The LGA believes that in considering applications to remove or alter an historic statue, plaque or memorial (whether listed or not) that local planning authorities should consider these changes through a locally-led planning system with public participation at its heart, in which councils and the communities have the power and voice to shape their local areas. We recently raised the point, in our responses to the Planning White Paper and Supporting Housing Delivery and Public Service Infrastructure consultation, that in contrast, decisions such as permitted development are made without community input and therefore undermine councils’ and their communities’ ability to make local decisions for local needs. As the LGA’s advice on Responding to calls for public realm changes states, ‘all sections of the community have to feel heard by decision-makers, but also by each other’. The best approach to addressing contested historic commemorative structures can therefore only be decided locally, taking into account the views of the local community.
Chapter 17: Facilitating the sustainable use of minerals
Q13. Do you agree with the changes proposed in Chapter 17?
We welcome clarification of references and amendments proposed in relation to Mineral Consultation Areas in paragraph 209(c) and the extraction of building stone in paragraph 210(b).
Annex 1: Implementation
Housing Delivery Test
Whilst we appreciate the clearer wording regarding the Housing Delivery Test (HDT) arrangements we continue to have concerns with the Government’s standard method for housing need and the resulting figures it produces for local areas. In particular, the methodology is not responsive to the complexity in local housing markets, and there are implications of using the resulting numbers as a target within the HDT and the subsequent sanctions if these are not met. We have previously argued that the HDT is inherently unfair, in that it penalises councils and the communities that they represent when factors outside their control have limited housing numbers (for example unbuilt planning permissions).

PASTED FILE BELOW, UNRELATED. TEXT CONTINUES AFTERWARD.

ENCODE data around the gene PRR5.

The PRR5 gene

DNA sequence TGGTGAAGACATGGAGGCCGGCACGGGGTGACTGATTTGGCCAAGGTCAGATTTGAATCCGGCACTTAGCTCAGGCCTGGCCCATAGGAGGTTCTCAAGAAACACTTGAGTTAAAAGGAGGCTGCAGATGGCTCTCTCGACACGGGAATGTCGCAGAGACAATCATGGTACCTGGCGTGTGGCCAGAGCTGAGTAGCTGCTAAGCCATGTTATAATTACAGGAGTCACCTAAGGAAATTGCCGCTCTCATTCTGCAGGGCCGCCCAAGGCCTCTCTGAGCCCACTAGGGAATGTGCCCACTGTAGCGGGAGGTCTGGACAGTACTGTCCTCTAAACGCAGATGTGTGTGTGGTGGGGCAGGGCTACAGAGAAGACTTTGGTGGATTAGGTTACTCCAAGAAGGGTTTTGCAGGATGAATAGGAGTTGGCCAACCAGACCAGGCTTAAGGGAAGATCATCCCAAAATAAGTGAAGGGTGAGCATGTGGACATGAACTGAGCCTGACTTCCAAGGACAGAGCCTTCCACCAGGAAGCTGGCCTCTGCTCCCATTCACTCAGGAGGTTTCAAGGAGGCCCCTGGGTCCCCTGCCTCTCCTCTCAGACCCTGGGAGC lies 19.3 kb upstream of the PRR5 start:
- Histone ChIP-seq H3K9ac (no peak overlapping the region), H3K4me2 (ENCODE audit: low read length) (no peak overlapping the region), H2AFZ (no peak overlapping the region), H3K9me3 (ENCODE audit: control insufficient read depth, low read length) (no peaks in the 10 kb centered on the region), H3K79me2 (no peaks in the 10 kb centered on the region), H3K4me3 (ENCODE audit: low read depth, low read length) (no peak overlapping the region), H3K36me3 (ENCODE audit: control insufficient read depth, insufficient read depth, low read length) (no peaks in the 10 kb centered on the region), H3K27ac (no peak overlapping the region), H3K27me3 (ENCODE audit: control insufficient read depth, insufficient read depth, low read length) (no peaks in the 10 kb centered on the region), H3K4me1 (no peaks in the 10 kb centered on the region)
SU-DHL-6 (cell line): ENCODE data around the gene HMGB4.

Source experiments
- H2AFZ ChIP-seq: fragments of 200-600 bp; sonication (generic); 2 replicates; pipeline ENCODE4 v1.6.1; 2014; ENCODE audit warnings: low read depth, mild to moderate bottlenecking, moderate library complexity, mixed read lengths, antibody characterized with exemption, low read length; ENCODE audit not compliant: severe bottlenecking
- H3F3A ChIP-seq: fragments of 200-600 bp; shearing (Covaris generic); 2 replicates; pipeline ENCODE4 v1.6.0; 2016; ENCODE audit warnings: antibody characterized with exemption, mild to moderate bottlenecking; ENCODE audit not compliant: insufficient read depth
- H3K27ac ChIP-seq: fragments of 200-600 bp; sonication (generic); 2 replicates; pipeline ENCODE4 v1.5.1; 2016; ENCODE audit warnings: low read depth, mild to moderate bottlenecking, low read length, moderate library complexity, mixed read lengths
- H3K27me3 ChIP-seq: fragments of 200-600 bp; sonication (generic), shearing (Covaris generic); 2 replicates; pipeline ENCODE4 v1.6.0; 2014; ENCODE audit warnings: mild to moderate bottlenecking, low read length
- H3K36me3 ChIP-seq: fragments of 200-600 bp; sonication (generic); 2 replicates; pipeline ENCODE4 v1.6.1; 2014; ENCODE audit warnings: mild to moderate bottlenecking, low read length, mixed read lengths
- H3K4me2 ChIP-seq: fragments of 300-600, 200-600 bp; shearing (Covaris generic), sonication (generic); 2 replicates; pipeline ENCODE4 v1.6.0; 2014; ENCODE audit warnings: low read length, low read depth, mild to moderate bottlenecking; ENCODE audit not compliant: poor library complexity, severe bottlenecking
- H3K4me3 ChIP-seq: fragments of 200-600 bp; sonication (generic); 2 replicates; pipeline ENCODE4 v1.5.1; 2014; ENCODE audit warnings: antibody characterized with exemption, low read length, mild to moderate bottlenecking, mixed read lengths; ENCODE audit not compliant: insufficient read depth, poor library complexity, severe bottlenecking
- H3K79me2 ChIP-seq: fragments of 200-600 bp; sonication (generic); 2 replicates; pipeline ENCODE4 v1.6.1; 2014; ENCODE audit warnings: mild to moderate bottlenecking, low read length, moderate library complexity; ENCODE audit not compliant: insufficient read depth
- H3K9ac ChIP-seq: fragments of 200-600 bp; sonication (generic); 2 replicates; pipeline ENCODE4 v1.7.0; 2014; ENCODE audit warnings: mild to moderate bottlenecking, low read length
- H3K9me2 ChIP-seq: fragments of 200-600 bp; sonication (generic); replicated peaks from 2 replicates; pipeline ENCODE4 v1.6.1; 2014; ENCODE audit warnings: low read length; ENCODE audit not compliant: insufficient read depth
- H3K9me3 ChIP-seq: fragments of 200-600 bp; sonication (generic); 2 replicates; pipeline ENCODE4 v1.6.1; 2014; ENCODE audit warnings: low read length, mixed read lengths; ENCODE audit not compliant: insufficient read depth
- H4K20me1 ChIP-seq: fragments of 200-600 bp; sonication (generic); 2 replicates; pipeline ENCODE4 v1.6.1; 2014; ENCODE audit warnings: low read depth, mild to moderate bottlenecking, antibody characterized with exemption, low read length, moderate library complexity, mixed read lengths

Timeframes and resourcing
We welcomed the Government’s statement in the Planning White Paper (paragraph 5.2) that they would ‘consider the arrangements for implementing the reforms changes will be considered to minimise disruption to existing plans and development proposals and ensure a smooth transition’. We therefore recommend that a timetable is published as soon as possible to provide certainty about further consultation on the NPPF, upcoming planning consultations, and the overall progress with the Planning White Paper response. This will help councils already struggling with the impact of COVID-19 to undertake the transition process with as little disruption as possible.
Planning departments are already under-resourced and will need greater resourcing to implement the planning reforms. Between 2010-11 and 2017-18 there was a 37.9 per cent fall in net current expenditure on planning functions and planning departments. Planning fees also do not cover the true cost of processing planning applications, with taxpayers subsidising the cost at a rate of nearly £180 million a year.
The Planning White Paper identified a skills strategy for local authorities, and we welcome more information regarding how this will be resourced. There is considerable concern from councils about their already stretched capacity, notwithstanding the need to respond to numerous relevant consultations. Councils will need the necessary resources to upskill officers to undertake the transition process locally and then implement the new planning regime over many years. Planning affects other areas of council business, and any changes to the system will have impacts well beyond planning departments and across all council operations as a whole.
Annex 2: Glossary
Q14. Do you have any comments on the changes to the glossary?